(Julia codes below assume that data set was generated using Julia and R assumes data was generated in R: the difference is that file generated in R has a header)

Comparing the above codes (although they are not the main objective of the exercise) highlights two things about Julia: 1) you can use unicode literals in your code and 2) in Julia using explicit loop is OK (fast). Those two points are in this case of course only an issue of taste but I actually find that both of them make the code a bit more readable.

The end result is 200 points placed in 2D plane in four clusters.

Now we move to the actual challenge: write a code that executes k-medoids algorithm for number of clusters from 2 to 6 and compare the results.

Here is the solution in Julia:

using JuMP
using GLPKMathProgInterface
using Distances

function find_clusters(K, ds)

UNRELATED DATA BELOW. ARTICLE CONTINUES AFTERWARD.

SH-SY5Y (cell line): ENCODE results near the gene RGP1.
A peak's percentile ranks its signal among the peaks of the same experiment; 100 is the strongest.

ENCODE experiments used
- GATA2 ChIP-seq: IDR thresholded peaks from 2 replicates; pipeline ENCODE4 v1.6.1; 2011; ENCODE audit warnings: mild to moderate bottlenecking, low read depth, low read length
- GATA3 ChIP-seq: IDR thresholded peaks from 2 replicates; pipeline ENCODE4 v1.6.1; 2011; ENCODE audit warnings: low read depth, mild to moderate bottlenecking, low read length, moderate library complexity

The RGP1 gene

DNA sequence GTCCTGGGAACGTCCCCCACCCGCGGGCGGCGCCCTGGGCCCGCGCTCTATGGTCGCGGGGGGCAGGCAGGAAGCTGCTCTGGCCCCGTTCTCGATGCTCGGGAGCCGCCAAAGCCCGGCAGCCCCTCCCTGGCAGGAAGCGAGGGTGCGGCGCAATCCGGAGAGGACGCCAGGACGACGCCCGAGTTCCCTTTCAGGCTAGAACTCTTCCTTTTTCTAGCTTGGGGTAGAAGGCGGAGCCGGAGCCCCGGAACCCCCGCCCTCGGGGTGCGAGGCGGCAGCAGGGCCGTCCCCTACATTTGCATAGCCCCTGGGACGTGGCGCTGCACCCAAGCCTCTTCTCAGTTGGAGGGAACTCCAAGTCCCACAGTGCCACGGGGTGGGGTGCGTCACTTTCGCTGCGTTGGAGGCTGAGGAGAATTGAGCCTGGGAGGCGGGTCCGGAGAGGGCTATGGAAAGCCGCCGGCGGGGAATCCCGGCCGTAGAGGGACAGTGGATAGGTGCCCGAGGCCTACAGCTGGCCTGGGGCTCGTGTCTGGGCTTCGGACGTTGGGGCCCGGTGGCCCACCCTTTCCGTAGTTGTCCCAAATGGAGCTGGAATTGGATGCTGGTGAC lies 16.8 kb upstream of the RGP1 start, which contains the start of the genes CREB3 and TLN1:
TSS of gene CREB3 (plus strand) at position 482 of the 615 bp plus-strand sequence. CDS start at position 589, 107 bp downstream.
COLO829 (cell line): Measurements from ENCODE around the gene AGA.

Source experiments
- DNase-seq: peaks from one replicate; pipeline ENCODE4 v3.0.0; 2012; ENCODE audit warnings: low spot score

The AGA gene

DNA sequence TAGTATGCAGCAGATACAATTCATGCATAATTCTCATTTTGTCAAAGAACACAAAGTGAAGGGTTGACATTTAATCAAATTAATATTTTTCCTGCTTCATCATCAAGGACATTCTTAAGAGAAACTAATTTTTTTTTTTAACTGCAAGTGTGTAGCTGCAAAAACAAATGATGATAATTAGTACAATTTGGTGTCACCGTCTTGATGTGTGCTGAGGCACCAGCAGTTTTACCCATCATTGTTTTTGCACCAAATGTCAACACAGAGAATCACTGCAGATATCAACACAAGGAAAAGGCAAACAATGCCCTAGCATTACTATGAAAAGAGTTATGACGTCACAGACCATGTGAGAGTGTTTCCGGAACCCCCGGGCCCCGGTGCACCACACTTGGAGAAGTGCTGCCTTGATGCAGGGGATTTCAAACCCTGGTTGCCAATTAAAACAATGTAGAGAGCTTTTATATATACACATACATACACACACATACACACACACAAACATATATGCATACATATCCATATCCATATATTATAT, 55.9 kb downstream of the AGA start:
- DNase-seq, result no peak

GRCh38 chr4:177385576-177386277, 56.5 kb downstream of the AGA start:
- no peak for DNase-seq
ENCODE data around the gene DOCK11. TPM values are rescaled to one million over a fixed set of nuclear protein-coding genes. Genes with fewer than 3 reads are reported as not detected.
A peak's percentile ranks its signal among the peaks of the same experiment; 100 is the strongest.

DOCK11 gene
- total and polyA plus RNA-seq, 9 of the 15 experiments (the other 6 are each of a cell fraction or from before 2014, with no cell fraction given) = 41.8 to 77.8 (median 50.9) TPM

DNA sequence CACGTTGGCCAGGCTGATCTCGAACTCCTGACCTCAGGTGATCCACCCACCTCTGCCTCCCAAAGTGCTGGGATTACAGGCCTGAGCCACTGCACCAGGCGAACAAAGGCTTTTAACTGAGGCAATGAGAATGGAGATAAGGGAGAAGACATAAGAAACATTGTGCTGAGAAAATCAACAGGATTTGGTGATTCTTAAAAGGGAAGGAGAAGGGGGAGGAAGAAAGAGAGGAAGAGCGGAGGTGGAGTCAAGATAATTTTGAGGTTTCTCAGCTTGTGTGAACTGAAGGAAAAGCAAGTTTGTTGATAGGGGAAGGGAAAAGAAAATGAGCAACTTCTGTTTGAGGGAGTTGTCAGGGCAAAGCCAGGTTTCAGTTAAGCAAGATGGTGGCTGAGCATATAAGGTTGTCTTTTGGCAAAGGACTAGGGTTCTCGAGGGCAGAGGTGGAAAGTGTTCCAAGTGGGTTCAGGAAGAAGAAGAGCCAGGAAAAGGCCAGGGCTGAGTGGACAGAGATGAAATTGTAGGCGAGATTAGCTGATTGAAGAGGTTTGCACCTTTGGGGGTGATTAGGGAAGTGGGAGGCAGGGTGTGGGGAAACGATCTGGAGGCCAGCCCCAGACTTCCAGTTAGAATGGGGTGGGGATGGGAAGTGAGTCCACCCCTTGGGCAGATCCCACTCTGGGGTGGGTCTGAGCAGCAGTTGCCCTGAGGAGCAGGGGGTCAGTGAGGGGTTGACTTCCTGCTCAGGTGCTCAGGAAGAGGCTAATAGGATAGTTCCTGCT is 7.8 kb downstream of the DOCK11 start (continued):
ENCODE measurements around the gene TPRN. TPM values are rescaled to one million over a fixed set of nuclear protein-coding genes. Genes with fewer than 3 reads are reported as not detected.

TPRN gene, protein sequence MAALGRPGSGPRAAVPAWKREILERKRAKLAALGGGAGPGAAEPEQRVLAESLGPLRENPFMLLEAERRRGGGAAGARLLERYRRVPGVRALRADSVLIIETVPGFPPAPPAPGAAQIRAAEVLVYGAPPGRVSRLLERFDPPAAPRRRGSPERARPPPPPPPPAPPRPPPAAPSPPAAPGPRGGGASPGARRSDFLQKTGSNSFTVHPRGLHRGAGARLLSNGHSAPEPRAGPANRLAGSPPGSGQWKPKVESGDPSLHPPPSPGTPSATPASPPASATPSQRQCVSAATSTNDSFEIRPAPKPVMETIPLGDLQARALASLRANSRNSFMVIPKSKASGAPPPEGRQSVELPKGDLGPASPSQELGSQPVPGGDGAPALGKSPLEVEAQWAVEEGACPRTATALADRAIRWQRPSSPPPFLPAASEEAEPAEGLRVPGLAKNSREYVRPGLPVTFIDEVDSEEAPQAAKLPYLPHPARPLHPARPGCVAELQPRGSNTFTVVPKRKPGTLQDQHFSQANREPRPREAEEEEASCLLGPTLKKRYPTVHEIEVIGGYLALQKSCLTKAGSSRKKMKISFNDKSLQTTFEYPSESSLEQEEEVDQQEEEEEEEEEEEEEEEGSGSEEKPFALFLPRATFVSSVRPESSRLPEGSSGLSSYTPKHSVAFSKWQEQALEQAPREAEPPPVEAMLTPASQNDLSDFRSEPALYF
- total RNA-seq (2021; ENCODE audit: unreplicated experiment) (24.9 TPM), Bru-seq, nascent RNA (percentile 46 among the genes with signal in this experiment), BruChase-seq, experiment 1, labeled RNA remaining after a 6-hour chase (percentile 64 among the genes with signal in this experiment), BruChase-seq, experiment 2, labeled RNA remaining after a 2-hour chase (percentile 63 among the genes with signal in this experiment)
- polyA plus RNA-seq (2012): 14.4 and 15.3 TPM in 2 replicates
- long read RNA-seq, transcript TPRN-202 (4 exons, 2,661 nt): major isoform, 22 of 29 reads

N = size(ds, 1)
    rho = pairwise(Euclidean(), ds’)

    m = Model(solver=GLPKSolverMIP())
    @variable(m, y[1:N], Bin)
    @variable(m, x[1:N,1:N], Bin)

    @objective(m, Min, sum{x[i,j]*rho[i,j], i=1:N, j=1:N})

    @constraint(m, sum(y) == K)
    for i in 1:N
        @constraint(m, sum(x[i,:]) == 1)
    for i in 1:N, j in 1:N
        @constraint(m, x[i,j] <= y[j])

    return getvalue(x), getvalue(y), getobjectivevalue(m)

function exec()
    ds = readcsv(“test.txt”)
    N = size(ds, 1)
    for K in 6:-1:2
        println(“— K=$K —“)
        @time x, y, obj = find_clusters(K, ds)
        println(“Objective: $obj”)
        for i in 1:N
            y[i] > 0.0 && println(“t$i:t”, ds[i,:])


and here is the R code:


find_clusters <- function(K, ds) {
    N <- nrow(ds)
    rho <- cbind(expand.grid(i = 1:N, j = 1:N),